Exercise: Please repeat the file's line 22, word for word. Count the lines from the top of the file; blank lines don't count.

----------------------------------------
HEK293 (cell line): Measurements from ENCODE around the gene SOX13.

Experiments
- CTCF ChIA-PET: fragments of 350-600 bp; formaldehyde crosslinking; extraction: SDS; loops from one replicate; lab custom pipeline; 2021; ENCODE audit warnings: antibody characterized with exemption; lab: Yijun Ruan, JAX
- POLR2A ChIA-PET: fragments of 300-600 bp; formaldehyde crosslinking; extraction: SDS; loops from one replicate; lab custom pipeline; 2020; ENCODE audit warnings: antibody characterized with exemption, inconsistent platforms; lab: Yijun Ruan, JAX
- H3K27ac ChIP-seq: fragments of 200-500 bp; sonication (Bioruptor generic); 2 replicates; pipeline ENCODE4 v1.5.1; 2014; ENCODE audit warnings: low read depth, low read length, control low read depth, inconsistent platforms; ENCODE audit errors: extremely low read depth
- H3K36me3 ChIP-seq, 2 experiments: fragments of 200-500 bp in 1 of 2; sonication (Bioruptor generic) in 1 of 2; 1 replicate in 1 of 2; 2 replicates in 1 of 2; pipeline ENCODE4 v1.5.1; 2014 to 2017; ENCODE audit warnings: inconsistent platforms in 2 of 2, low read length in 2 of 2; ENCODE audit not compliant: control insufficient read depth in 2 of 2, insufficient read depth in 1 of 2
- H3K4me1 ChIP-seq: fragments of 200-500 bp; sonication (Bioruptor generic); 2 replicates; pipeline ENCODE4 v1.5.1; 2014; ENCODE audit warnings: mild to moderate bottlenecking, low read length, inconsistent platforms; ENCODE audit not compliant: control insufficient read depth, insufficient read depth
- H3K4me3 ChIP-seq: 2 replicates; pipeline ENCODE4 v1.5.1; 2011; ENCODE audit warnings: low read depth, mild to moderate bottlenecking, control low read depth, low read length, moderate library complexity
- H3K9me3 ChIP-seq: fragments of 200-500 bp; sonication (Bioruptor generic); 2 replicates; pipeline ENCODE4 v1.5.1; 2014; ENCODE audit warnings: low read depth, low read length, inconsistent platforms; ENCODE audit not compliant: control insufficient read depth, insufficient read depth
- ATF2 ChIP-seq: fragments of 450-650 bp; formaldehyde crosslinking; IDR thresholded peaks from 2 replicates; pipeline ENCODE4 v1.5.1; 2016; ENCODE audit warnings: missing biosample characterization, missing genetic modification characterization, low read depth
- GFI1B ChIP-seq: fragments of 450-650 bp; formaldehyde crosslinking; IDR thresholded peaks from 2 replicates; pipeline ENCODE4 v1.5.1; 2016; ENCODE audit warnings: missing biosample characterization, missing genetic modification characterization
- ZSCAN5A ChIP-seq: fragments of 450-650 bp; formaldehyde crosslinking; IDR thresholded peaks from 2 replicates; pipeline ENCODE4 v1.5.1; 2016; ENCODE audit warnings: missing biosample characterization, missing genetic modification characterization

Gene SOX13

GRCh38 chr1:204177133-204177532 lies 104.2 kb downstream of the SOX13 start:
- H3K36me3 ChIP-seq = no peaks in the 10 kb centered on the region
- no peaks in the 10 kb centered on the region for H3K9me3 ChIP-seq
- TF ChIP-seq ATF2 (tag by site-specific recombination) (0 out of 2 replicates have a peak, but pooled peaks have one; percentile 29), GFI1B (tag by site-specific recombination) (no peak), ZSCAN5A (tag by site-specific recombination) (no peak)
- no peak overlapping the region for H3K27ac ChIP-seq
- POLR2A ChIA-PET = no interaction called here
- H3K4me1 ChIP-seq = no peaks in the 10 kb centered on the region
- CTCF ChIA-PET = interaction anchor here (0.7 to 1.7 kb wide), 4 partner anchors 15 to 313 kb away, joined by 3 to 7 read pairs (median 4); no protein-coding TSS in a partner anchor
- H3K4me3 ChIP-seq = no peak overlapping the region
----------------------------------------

- H3K4me3 ChIP-seq = no peak overlapping the region